Friday, July 03, 2009

Macau Part I: Dim Sum

A few weeks ago I went to Macau for a weekend (actually I went 2 weekends in a row). I hadn't been since all the new casinos and their respective Michelin-starred restaurants had opened, so I made sure I bagged a few this time. Maybe I'm becoming old and unadventurous like a Chinatown grandpa, but for some reason, I went and had Chinese for lunch on both days...

The Eight

Steamed beef balls with morels

Very, very tasty with fresh beef that was just cooked through (rather than all grey and overcooked like most beef balls that have spent too much time on the trusty steamer, these were still slightly pink inside). The morels helped, of course, make it super tasty - there were slices on top and under the beef, kinda like the bread of an overstuffed sandwich. With such dominating flavours, I thought they could have toned the sauce down a little - it was quite salty and I ended up smearing it off the beef.

Steamed spare ribs with Thai basil

Looks fairly traditional, with diced up black beans, but it was actually laced with hair-thin strips of Thai basil, which shone through unexpectedly, but beautifully. If only the ribs were in larger dices, then it would've been perfect.

Char Siu (BBQ pork)

Wasn't so excited about this one - it looks pretty yum in the photo, but it was very lean - too lean - on one end, and fat-only on the other. Our fault, I suppose, for not ordering 'half fat-lean' (半肥瘦), which means streaky/marbled (like streaky bacon).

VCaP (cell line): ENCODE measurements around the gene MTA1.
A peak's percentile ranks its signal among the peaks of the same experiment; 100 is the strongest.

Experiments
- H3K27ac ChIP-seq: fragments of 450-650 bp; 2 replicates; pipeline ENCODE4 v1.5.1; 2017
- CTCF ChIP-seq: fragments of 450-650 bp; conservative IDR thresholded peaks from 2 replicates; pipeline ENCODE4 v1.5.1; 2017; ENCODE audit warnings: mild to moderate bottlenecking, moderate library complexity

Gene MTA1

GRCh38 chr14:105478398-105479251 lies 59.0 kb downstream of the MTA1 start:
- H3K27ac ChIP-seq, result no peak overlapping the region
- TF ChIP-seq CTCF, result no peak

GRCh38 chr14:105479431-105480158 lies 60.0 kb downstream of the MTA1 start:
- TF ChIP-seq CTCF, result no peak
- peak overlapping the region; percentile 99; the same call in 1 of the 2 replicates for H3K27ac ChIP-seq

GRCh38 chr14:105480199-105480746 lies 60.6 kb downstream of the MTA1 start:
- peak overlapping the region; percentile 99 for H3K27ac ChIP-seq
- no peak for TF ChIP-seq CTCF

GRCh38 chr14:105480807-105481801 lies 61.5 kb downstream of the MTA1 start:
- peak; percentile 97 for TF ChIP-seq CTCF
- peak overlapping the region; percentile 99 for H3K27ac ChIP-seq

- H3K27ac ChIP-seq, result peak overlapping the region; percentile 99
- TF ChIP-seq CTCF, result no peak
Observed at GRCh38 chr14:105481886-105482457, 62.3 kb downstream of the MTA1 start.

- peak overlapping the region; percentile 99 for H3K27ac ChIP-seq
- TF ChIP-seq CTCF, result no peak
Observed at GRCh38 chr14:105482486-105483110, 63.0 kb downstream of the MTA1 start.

Prawn cheung fun (steamed rice paper rolls)

Thin, translucent and slippery rice paper, huge prawns, good soy sauce - can't really get better than that. The individual parcels are again, a little unconventional, but much less clumsy when it comes to dividing it...

The Eight's swanky Alan Chan-designed interiors. Think Megu Hong Kong with Chinese accents

Tim's Kitchen

Steamed spare ribs

As you've probably guessed, this is my 'control' dish - I order it pretty much at every yum cha place I visit, and this is one of the best I've had. The morsels were cut to the right size (often they are too small, so it's like you're nibbling/pecking like a starved pigeon - it's probably done that way so that it doesn't take so long to marinate & cook through). These were perfectly sized - one human bite-full, juicy, porky and tasty with the traditional black bean, soy etc. marinade. For the uncompromising traditionalist, this wins over The Eight, but since I'm like, so avant garde, I choose The Eight's surprisingly compatible Thai basil-tainted for taste; but this one still wins for the perfect size.

Siu mai (steamed pork dumplings) with salmon roe

To me, the salmon roe was rather pointless. It adds colour, but little else to the dish. Nonetheless it was good, if not a little standard.

Shrimp dumplings in spinach dumpling wrapper